japanese armor

Leather samurai armor, mid Edo period  (1615-1867)
Nerikawa Tosei gusokuLeather samurai armor PERIODLate Edo period (1615-1868), 19th century The armor is entirely made of lacquered nerikawa(leather) except for the iron kote. Nerikawa has always been used when building samurai armor in order to diminish its weight, but it is only during the second half of the Edo period that we find full suits made only with this material. Even the helmet, a very nice momonari kabuto decorated with a slander maedate shaped as three bamboo leaves, is made with leather.Both sode are decorated with a large figure of a flying bat. Its...

Armatura in miniatura
Miniature ArmorNi-mai do tosei gusokuSecond half of Edo Period (1615-1867)19th CenturyHeight: 86 cmDuring the 17th Century samurai families used to display a set of helmet and armor, weapons and banners outdoors on the Tango-no-Sekku Festival (The Boy’s Festival), held on the fifth day of the fifth month, designated as an important ceremonial day by the Edo Shogunate Government. Later in the Edo period these items, except for the banners, were moved indoor, on rooms facing the street. The style of displaying varied in accordance and the armors gradually became miniaturized, thus keeping...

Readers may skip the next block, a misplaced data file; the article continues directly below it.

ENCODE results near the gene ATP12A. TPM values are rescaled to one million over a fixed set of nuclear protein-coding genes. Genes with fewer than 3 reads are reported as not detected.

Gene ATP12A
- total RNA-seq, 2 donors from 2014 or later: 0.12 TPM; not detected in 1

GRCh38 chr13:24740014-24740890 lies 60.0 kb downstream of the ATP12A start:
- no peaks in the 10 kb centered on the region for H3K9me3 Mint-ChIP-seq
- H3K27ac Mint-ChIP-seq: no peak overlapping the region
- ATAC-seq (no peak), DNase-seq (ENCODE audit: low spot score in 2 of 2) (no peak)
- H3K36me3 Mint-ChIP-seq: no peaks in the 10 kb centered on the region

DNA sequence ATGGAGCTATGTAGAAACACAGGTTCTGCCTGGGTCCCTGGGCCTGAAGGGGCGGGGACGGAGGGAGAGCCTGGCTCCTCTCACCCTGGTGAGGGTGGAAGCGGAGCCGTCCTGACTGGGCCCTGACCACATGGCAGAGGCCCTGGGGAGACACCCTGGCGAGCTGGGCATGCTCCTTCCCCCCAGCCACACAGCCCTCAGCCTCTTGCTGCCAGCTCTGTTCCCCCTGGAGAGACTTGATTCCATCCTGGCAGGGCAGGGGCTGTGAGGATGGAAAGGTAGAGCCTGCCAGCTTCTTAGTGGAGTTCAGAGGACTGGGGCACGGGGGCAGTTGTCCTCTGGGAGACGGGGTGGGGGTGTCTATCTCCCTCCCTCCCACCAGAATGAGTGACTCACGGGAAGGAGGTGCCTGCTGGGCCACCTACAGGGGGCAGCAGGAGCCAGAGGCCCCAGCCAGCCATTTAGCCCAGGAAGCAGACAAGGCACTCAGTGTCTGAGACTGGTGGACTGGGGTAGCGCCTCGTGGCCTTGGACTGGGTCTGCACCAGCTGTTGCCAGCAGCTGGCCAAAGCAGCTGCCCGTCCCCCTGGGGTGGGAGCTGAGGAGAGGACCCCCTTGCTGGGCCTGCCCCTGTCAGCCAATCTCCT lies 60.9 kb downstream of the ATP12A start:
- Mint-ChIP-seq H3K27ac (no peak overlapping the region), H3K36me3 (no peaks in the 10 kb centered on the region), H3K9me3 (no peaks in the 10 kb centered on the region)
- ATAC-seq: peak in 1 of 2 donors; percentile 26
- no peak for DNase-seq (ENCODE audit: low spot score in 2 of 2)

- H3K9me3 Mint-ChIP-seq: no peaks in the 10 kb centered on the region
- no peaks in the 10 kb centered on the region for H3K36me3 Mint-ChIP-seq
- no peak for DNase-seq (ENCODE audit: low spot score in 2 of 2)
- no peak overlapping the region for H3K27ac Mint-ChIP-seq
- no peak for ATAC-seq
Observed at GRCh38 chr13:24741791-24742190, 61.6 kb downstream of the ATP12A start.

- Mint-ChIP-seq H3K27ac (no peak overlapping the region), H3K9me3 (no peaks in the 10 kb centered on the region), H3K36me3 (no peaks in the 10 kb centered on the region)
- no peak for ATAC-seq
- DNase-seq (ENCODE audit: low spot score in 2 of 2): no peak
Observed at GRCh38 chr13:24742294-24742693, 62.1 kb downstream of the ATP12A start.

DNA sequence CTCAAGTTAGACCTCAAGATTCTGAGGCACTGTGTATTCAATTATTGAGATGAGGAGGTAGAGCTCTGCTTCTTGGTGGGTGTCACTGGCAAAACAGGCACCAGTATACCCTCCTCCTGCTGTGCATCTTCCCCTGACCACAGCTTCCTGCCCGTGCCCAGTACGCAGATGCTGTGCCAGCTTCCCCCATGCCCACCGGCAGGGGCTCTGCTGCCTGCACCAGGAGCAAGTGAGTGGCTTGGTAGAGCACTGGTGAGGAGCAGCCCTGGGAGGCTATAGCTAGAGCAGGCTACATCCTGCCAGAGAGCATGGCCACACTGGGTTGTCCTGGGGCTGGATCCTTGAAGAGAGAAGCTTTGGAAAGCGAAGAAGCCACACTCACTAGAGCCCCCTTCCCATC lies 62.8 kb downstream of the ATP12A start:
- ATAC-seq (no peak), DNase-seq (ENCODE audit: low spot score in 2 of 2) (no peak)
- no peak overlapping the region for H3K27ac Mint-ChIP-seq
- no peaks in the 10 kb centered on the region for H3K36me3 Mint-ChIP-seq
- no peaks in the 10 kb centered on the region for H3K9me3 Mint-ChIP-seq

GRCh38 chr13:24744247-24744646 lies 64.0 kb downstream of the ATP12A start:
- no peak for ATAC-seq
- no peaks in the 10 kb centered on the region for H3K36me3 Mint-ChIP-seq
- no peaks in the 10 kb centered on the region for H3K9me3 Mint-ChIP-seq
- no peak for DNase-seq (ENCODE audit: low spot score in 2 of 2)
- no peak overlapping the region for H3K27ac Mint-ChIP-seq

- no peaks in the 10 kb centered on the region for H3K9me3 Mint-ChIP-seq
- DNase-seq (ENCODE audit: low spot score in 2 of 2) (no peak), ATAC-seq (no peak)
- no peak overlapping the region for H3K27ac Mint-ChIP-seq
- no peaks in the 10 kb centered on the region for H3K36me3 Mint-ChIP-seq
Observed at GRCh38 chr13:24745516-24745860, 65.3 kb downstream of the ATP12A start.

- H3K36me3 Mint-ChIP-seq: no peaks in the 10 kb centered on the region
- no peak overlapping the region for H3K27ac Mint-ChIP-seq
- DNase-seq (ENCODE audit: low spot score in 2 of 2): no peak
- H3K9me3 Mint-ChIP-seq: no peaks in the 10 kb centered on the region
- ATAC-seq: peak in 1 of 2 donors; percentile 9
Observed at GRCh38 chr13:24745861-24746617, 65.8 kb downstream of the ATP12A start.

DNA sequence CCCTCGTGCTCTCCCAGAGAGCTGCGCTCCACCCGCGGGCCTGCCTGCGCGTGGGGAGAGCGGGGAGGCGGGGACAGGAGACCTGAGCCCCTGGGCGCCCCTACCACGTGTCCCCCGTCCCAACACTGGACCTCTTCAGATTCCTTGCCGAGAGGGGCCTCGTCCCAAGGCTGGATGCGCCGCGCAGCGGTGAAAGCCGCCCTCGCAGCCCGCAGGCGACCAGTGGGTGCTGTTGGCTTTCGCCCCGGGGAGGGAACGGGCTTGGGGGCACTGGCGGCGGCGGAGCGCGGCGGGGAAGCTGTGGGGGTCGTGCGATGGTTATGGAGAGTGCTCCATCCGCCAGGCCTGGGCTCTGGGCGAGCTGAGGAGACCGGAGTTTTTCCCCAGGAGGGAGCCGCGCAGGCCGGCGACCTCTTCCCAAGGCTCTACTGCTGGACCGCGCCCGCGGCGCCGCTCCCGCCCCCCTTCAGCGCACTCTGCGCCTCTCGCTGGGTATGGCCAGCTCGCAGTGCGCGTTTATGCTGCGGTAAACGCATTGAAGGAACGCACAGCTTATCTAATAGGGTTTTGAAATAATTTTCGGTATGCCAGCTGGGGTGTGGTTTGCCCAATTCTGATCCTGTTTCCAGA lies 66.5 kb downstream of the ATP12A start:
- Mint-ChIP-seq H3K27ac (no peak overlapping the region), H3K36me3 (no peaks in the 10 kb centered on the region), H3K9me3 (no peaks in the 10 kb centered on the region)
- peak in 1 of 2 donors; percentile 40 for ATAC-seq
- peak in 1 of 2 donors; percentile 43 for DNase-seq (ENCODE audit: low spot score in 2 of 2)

Koboshi kabutoA russet iron samurai helmet with small standing rivetsEdo period, 17th-18th centurySigned: Saotome Iechika A russet iron (tetsu sabiji) sixty-two plate kabuto, each mounted with twenty-five small tapered standing rivets (ko-boshi) of decreasing size; the front plate, larger than the others, is fitted with two lines of rivets, while the rear one is left empty, for a total of 1.550 rivets.The typical "Saotome-byo" is visible under this lining, an extra rivet which is almost an additional signature of the Saotome armorers.The five-stage shikoro (neck protection) is...

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